She who hesitates is lost!

Here we are in the month of August and in South Africa, there is a celebration of Women’s’ Day. Internationally, Women’s’ Day is celebrated in March.

But, why do we need these?

The fact that we have/need them points out that there may still be a level of inequality between men and women in society. When is Men’s Day? Some of you would say it is every day! Which is unfair to the many men who do treat women as their equals, and to the organisations who appreciate the skills and talents that women bring to the workplace. Feminine Leadership was a popular term recently which seems to have faded away, and which some think is a good thing.

The intention was to highlight some of the more nurturing, emotional qualities of women that can enhance the workplace, but it felt like a criticism of men. Increasingly in the world today, there is a greater recognition of the need for, and acceptance of the place of caring, empathy and nurturing in organisations.

Working with many women in corporates, at all levels, we see there is still a challenge to have their voices heard. Many complain that they put forward an idea and it seems to go unnoticed. The same idea repeated by their male colleague is heard, may be applauded, and often then implemented. There is also the frequent experience of being interrupted and talked over.

Who is to blame for this? Simple answer: men and women. There are still more men in senior positions, and the majority of them will probably not have experienced the challenge of not being heard, so may not even consider it.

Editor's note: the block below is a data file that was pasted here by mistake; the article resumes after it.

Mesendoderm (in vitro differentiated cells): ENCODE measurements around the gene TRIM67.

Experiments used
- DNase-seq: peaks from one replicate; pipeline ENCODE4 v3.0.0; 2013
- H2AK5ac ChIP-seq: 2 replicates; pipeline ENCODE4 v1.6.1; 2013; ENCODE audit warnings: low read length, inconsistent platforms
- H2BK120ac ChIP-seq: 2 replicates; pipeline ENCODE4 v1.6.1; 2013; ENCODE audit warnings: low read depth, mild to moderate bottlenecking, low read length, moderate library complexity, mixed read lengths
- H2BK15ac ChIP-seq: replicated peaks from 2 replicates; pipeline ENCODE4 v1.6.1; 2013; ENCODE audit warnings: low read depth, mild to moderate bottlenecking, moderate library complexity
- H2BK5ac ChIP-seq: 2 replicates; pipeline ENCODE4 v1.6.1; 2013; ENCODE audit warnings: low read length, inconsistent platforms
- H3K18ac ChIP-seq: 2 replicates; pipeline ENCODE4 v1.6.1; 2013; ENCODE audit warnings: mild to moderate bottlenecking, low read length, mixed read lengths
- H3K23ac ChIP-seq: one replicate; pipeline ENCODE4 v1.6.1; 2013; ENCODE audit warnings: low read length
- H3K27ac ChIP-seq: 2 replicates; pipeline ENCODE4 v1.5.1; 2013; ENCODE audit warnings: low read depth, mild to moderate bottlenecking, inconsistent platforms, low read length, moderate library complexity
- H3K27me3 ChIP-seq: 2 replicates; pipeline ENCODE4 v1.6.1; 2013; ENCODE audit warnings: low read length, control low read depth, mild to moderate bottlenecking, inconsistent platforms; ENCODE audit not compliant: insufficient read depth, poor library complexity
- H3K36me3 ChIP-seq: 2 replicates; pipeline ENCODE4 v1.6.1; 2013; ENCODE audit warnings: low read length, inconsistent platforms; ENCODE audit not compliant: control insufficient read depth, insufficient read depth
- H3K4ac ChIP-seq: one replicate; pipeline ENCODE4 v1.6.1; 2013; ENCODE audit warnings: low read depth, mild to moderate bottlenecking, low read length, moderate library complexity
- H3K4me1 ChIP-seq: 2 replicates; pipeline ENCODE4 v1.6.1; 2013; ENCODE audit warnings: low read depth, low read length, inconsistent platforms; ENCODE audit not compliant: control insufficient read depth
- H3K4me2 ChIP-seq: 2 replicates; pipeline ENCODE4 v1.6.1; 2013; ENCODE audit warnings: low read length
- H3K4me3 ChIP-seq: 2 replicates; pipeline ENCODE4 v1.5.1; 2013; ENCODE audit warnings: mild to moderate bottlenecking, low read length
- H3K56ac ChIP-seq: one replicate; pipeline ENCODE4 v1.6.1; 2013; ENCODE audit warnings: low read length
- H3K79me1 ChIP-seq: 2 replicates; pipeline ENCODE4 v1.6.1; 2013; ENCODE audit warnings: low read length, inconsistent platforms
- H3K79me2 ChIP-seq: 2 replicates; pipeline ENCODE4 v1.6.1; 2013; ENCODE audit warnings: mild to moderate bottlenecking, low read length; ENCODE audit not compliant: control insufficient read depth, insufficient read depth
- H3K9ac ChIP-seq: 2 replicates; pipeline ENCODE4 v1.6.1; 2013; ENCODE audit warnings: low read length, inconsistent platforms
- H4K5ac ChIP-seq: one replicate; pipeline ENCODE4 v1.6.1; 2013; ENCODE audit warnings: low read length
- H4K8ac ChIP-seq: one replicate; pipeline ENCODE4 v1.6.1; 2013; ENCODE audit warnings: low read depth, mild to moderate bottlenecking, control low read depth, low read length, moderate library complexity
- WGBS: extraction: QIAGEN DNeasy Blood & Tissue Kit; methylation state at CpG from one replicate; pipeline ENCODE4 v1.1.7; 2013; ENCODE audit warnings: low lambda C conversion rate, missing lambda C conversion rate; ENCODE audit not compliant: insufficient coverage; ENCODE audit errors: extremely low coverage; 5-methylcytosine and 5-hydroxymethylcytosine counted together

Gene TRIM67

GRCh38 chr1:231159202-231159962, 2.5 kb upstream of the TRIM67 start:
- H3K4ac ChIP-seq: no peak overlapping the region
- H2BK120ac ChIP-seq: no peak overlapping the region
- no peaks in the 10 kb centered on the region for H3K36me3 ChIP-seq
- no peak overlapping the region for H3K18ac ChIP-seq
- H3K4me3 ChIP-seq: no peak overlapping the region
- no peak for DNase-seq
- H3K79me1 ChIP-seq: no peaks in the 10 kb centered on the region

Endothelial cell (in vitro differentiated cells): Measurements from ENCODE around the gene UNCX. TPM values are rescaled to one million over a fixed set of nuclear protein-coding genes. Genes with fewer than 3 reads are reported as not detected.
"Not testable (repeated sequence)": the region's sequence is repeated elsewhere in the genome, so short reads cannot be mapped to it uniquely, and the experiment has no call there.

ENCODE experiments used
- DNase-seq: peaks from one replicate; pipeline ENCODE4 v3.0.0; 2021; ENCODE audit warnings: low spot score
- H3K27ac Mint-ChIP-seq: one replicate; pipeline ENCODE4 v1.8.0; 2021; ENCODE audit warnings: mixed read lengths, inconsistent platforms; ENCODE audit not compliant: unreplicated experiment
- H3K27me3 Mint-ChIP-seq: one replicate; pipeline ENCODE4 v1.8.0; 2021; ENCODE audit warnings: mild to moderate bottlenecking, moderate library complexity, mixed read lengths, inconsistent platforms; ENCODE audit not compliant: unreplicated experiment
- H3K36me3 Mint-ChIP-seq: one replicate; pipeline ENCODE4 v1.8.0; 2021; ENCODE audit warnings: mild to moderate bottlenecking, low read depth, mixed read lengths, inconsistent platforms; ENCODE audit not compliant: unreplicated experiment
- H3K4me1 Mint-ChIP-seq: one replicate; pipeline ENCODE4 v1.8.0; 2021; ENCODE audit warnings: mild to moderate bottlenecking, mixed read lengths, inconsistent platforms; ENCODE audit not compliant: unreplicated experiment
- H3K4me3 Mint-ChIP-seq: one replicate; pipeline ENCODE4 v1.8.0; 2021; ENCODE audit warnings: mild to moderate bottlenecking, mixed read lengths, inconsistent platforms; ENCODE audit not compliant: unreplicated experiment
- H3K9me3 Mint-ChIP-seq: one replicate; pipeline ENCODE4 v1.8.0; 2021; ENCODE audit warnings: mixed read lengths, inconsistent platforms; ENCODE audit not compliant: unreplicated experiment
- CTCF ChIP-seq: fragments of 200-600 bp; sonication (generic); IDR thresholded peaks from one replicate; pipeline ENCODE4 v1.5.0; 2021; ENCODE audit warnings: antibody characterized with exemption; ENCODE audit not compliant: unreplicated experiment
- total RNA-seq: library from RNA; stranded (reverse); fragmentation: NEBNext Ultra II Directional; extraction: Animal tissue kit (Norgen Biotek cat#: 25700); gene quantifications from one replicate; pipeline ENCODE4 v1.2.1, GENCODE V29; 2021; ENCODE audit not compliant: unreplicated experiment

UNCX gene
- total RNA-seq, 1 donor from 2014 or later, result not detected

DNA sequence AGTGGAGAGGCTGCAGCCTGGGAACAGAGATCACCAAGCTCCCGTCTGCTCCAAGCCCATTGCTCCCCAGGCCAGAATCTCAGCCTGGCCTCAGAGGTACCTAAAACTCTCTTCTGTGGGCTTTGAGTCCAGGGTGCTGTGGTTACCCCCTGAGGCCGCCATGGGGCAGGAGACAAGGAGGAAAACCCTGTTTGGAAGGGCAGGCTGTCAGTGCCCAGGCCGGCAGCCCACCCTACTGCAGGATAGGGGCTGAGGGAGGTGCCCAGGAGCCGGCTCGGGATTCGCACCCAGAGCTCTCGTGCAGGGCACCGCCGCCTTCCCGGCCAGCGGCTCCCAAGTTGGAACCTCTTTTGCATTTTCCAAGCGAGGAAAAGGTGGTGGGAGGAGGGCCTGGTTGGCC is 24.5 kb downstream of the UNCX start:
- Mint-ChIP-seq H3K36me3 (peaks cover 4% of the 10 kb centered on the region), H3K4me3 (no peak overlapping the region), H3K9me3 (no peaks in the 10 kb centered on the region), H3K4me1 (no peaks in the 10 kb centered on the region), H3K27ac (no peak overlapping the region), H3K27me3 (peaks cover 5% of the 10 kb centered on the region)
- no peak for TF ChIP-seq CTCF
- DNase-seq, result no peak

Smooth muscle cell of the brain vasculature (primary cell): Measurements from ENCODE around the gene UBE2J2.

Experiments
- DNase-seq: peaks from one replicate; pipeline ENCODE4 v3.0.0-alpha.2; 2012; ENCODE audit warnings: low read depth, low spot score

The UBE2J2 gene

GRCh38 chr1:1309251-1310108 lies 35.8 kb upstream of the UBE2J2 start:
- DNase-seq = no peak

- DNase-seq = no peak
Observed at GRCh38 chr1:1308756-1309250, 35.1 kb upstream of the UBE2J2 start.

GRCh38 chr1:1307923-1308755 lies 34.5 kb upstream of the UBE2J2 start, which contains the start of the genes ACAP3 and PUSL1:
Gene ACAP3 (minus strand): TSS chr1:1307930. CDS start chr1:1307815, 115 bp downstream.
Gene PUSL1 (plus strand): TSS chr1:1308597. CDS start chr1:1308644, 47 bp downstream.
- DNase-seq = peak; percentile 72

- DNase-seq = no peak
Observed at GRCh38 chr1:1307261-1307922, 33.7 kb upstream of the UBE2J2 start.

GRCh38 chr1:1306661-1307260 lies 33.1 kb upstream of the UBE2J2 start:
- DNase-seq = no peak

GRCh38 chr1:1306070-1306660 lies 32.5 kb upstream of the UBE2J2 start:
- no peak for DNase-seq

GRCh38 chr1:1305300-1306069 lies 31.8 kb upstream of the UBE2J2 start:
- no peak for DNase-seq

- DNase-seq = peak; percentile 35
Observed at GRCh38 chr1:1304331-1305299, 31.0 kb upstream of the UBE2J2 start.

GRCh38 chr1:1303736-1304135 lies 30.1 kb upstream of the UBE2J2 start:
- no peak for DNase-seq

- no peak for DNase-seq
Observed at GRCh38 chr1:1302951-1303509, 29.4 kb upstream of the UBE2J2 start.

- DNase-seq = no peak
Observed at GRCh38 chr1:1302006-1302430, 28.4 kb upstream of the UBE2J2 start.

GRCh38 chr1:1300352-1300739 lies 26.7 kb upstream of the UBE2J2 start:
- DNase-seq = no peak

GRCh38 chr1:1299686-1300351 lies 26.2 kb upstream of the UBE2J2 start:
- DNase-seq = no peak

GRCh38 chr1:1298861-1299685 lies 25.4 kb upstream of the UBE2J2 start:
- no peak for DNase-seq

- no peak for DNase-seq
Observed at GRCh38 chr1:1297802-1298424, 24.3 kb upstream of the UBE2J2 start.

Organisations today are beginning to see the benefits of diversity and inclusion. Let’s face facts, approximately 50% of the world population is women! Many of our clients and customers are women. So, what women think, how they feel and what they can contribute is important.

There is a theory that women talk more than men. That is generally true in personal relationships, however according to a 2017 Time magazine article by Deborah Tannen, ( this is certainly not the case in organisational settings and meetings. Women tend to talk for less time than men, and often struggle to have their voices heard. They are often concerned with being liked and confuse being liked with being respected.

So how can this situation be addressed?


  • Be aware that your voice is naturally stronger and louder.
  • Think how you would feel if someone interrupted you.
  • Treat all speakers with the respect you would wish to have.
  • Invite the women in meetings to put forward their ideas to ensure they get airtime.
  • Do not expect the women to take notes/ minutes or make the coffee!
  • Pause and take the time to consider what you heard, and the value that it brings.


  • Be prepared. Hesitating or not being clear confuses the listeners or makes them feel you are not sure of your. Get to the fact and avoid emotions.
  • Put forward ideas confidently. I think’, ‘My suggestion /recommendation is.’, ‘a possible solution is..’
  • If interrupted do not stop and do not shout. Just say to interrupter ‘I would be happy to hear your view when I have finished’ and continue.
  • If someone repeats your idea don’t argue. Just say ‘thank you for supporting the idea that I have just shared..’ and claim if for your own.
  • Avoid getting louder or lifting the pitch of your voice. Strident or loud is a turn off. Quiet, well paced denotes confidence.
  • Whether online or face-to-face body language counts. Dress to be comfortable, and appropriate for the meeting. Smile!

If you have team members that struggle with finding their voice, and others that struggle to quieten their voice, get in touch with us and we can help them access their chameleon skills, being able to adapt to what is appropriate and effective to bring out the best in themselves, their teams and the organisation.

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